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Small Scale Disturbances and the Maintenance of Species Diversity in Mediterranean Old Fields

Sandra Lavorel, Jacques Lepart, Max Debussche, Jean-Dominique Lebreton and Jean-Luc Beffy
Oikos
Vol. 70, No. 3 (Sep., 1994), pp. 455-473
Published by: Wiley on behalf of Nordic Society Oikos
DOI: 10.2307/3545786
Stable URL: http://www.jstor.org/stable/3545786
Page Count: 19
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Small Scale Disturbances and the Maintenance of Species Diversity in Mediterranean Old Fields
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Abstract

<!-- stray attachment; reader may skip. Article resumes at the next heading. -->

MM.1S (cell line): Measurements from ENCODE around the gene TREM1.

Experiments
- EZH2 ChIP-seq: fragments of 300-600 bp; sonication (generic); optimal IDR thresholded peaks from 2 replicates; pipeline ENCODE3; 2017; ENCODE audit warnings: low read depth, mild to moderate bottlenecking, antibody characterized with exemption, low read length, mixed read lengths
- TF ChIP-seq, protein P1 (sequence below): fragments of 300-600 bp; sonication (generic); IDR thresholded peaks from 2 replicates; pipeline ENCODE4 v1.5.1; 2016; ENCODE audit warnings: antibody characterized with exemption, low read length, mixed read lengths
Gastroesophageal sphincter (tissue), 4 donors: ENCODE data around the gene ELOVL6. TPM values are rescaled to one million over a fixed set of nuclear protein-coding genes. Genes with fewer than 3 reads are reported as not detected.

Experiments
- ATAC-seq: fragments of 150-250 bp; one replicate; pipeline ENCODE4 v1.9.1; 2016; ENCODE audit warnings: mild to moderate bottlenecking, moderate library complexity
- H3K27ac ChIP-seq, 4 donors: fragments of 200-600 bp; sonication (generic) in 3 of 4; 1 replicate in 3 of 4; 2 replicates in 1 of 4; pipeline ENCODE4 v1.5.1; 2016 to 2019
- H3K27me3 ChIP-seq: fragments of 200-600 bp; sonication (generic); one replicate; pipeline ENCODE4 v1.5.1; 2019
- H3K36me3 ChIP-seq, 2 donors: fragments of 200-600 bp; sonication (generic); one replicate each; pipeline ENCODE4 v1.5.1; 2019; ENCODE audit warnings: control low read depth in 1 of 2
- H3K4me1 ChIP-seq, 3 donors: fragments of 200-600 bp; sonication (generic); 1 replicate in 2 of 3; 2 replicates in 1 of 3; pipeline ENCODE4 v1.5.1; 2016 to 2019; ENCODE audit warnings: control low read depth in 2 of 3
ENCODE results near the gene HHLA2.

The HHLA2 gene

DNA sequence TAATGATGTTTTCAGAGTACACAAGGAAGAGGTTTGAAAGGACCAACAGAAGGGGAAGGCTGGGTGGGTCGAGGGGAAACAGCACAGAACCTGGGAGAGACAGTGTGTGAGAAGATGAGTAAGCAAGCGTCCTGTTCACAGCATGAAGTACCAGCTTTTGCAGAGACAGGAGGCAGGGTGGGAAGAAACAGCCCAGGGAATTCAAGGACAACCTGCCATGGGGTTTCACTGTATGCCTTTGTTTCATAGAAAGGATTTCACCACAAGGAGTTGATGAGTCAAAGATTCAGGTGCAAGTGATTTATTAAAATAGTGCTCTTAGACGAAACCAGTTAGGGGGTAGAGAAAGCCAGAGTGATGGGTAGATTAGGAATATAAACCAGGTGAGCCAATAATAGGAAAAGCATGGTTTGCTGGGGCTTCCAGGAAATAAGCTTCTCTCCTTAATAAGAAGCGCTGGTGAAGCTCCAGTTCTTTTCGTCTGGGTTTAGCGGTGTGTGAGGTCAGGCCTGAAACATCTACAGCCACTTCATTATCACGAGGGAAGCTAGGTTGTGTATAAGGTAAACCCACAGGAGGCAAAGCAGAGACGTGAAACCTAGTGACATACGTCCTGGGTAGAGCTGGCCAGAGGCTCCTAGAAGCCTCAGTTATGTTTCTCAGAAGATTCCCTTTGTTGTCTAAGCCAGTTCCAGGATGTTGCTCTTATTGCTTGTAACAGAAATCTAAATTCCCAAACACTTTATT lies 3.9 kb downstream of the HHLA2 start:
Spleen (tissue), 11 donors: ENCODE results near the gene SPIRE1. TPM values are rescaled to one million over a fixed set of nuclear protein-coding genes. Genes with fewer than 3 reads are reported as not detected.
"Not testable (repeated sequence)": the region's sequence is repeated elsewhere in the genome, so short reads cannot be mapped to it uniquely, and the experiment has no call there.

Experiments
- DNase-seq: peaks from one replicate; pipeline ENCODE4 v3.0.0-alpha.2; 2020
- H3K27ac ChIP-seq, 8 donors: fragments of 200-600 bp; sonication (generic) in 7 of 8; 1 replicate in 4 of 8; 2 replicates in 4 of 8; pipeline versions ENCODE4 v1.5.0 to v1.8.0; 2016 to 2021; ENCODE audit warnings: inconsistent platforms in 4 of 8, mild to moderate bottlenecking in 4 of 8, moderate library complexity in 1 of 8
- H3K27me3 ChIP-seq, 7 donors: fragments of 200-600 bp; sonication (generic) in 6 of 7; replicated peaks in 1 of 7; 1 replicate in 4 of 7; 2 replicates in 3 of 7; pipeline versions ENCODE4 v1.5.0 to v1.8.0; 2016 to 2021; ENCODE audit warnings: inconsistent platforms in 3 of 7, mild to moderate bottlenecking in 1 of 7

In three Mediterranean old fields, one, seven, and fifteen years after the last ploughing, small scale disturbances (0.25 m2) by contact herbicide associated or not with litter removal and scratching of the top 3 cm of the soil were generated in October 1988, December 1988, and March 1989. Subsequent changes in cover, species richness and composition were observed over the two following vegetation cycles (until May 1990), and compared to the dynamics in undisturbed samples. The identity of the colonizers for each disturbance date were compared to the soil readily-germinable seed content, sampled simultaneously to the disturbances. The species richness of the samples within the fields increased the first year after disturbance. Within-field heterogeneity for taxonomic composition was unchanged, but species turnover was increased by disturbances. The dynamics of richness and composition followed consistent patterns in the three fields. These patterns were strongly related to the seasonal rainfall distribution and clearly linked to the germination timings of the species and to seed bank composition. The identity of species depending on season and treatment were independent between fields. The effects of small scale disturbances on patterns of species establishments and replacements depended on their timings. Disrupting the dominance by autumn established grasses and legumes, they opened windows for germinations of annual forbs and for spring establishment of perennials. These species were otherwise present as understory species or in the seed bank. Results of these experiments provide insights into the mechanisms of maintenance of species diversity in this Mediterranean old field system. Asynchronous small-scale disturbances appear to be effective in maintaining diversity as a result from the interplay of differences in regeneration niches, lottery for establishment, and the incidence of different conditions in time and space.

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